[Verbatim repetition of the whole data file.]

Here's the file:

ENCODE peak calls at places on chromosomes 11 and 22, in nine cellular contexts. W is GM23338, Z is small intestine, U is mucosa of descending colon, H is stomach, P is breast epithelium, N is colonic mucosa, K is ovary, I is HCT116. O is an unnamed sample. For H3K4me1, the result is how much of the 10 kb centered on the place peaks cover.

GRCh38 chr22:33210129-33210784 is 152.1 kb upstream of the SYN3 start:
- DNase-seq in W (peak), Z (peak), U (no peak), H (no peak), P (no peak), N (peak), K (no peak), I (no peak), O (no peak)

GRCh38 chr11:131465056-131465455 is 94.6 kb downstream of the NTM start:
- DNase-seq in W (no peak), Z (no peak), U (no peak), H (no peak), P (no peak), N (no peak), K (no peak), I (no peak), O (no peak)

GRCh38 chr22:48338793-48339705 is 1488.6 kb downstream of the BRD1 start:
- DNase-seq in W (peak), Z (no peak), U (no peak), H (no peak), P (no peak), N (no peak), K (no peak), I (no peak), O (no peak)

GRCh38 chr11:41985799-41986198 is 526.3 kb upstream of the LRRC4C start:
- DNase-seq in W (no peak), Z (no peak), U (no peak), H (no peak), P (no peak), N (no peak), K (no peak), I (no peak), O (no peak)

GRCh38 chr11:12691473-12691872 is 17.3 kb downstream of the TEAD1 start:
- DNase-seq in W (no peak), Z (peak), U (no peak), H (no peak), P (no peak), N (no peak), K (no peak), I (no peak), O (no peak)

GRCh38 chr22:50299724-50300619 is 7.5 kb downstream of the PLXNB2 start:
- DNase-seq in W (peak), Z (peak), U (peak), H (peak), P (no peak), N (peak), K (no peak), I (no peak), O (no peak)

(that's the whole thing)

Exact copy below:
ENCODE peak calls at places on chromosomes 11 and 22, in nine cellular contexts. W is GM23338, Z is small intestine, U is mucosa of descending colon, H is stomach, P is breast epithelium, N is colonic mucosa, K is ovary, I is HCT116. O is an unnamed sample. For H3K4me1, the result is how much of the 10 kb centered on the place peaks cover.

GRCh38 chr22:33210129-33210784 is 152.1 kb upstream of the SYN3 start:
- DNase-seq in W (peak), Z (peak), U (no peak), H (no peak), P (no peak), N (peak), K (no peak), I (no peak), O (no peak)

GRCh38 chr11:131465056-131465455 is 94.6 kb downstream of the NTM start:
- DNase-seq in W (no peak), Z (no peak), U (no peak), H (no peak), P (no peak), N (no peak), K (no peak), I (no peak), O (no peak)

GRCh38 chr22:48338793-48339705 is 1488.6 kb downstream of the BRD1 start:
- DNase-seq in W (peak), Z (no peak), U (no peak), H (no peak), P (no peak), N (no peak), K (no peak), I (no peak), O (no peak)

GRCh38 chr11:41985799-41986198 is 526.3 kb upstream of the LRRC4C start:
- DNase-seq in W (no peak), Z (no peak), U (no peak), H (no peak), P (no peak), N (no peak), K (no peak), I (no peak), O (no peak)

GRCh38 chr11:12691473-12691872 is 17.3 kb downstream of the TEAD1 start:
- DNase-seq in W (no peak), Z (peak), U (no peak), H (no peak), P (no peak), N (no peak), K (no peak), I (no peak), O (no peak)

GRCh38 chr22:50299724-50300619 is 7.5 kb downstream of the PLXNB2 start:
- DNase-seq in W (peak), Z (peak), U (peak), H (peak), P (no peak), N (peak), K (no peak), I (no peak), O (no peak)